If you can have elements of your ad that reflect whatever you’re advertising it will result in higher conversions. People don’t like surprises. Surprises = clicks of the ‘back button’ which is bad bad. Take our game I Am Playr as an example:

We put a small logo in our ads

Facebook quality ad

Goalie with logo ---> winning combo!

As the first thing people see after clicking the ad is our logo on our accept app screen à this gave consistency of the logo to people.

facebook app permission

the first thing someone sees

Result? A slightly lower Click through Rate, but a Higher Click to Conversion rate – which is the ultimate goal (increased ROI)

 9.  Having a Lame Headline

After the image, it’s the headline that’s most important. What works well here are clear requests – questions work particularly well. When you see a question, your subconscious reaction is to answer it = increased engagement with your ad

As do celebrity names (if you have the authority to use them)

I love what Appsumo doing with this headline

Facebook ad headline

Awesome headline!!

10.  Not using the word FREE

People like Free – If you’re giving away something free, frickin say so!!!!!

I’ll post the second 10 Facebook advertising tips later this week

If you have any questions – or anything you’d like me to cover in the next post – please add it to the comments below

 

About Howard

Howard is a Startup Marketer, Blogger & founder of 3 startups. Currently working with a London based Social Gaming startup.

View all posts by Howard

3 Responses to “20 Facebook Advertising Mistakes that Could be Avoided (pt 1)”

  1. Erik Larson Says:

    These are good tips, Howard. Another reason to follow your advice is to avoid getting a large percentage of invalid clicks from profiles that click on ads obsessively. They may be real or they may be bots, I call them ‘booklicants,’ but they don’t care if your ads are good or not and they will screw up your results. I learned this by purposefully publishing bland ads in a failed attempt to do market testing for different product concepts, and the booklicants swarmed in. You can read about it here, it is a warning about the dangers of cruddy ads if nothing else: http://wahanegi.com/dont-believe-the-like/. Cheers.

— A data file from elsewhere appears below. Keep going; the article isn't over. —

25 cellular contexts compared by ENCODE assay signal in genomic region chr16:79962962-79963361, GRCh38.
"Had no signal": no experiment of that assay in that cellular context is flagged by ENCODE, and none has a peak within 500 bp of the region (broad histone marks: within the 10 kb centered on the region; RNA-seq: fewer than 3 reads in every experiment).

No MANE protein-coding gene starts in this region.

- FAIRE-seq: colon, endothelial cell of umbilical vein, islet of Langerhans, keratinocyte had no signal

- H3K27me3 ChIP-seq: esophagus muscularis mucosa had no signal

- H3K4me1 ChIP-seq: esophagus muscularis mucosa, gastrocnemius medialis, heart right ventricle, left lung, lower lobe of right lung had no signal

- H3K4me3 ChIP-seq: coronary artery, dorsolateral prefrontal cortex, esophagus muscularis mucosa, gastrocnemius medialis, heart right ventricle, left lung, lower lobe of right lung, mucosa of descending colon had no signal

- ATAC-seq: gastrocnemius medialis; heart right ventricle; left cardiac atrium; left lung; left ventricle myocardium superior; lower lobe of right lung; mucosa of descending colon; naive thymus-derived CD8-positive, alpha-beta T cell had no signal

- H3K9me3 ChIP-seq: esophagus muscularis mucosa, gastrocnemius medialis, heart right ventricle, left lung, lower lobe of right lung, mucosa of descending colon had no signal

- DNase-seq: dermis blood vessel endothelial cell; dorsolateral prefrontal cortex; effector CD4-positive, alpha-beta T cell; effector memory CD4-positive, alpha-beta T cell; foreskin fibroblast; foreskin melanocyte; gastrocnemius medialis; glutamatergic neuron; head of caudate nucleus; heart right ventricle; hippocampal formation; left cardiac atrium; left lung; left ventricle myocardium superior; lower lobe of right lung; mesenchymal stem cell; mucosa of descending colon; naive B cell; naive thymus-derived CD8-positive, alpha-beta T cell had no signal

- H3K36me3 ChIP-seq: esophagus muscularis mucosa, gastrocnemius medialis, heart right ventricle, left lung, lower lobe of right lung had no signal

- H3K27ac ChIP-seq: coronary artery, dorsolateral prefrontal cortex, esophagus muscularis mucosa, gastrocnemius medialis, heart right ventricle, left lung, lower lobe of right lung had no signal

Reply

    • Howard Says:

      Hey Erik – that’s really interesting – I hadn’t come across Booklicants or that the issue existed.

      Have you looked into your Facebook insights to see if there’s a demographic theme of these first users (i.e. all from a certain country etc)

      Would love to learn more about it

      Reply

  2. Erik Larson Says:

    Hi Howard,

    I did look at the Insights reports, that is where I first got the feeling something was wrong. The demographics of the profiles that liked our page were very different from those that clicked on ads or left email addresses or expressed interest in f2f customer conversations, even though the basic value prop was similar. To be specific, they look suspiciously like the general population distribution of Facebook, not like our target demographics.

    From our research, the target demographics for mobile apps that make you happier are 1) moms if it is easy and reduces fear/stress, 2) middle aged women if it gives insight and helps them connect with already close friends and 3) men and working moms if it just tells them what to do. In our generic ad tests of those concepts, the affinities showed up in much higher CTRs for those segments than for others, just like we expected (as much as 3-4X higher in the case of segment #1).

    However, when we looked at our Insights data, the population of fans looked much more like the general population of people on Facebook…in fact, there seemed to be slightly more young people in general and especially more young men than average, which was certainly not expected. I’m tempted to create pages for feminine hygiene products and painless prostate exams and see what happens…;)

    This observation seems to be true across the countries we tested (Philippines, New Zealand, Canada, Ireland and USA), though we didn’t really get enough data for Ireland and USA to be sure.

    At first that made me sure that the booklicants were just bots, as if someone copied a batch of profiles and turned them into robots, and when they did it they took a slice of people on Facebook at that point in time (say a year ago) which would have looked pretty close to the population on FB today but with a slightly younger bias.

    However, I am less sure they are fake now. For one thing, obsessively liking stuff may be a behavior that some people have regardless of age and gender…who knows why they might do it. More importantly, 1) FB would easily be able to find and kill fakes given their near perfect information and 2) FB would probably have replied more quickly to my repeated attempts to get a refund if they actually knew what to do about it. As it is, after several well documented emails and a carefully written blog posting I still have ZERO response from them. We’re not doing more advertising spend on FB until we hear back.

    Reply

Leave a Reply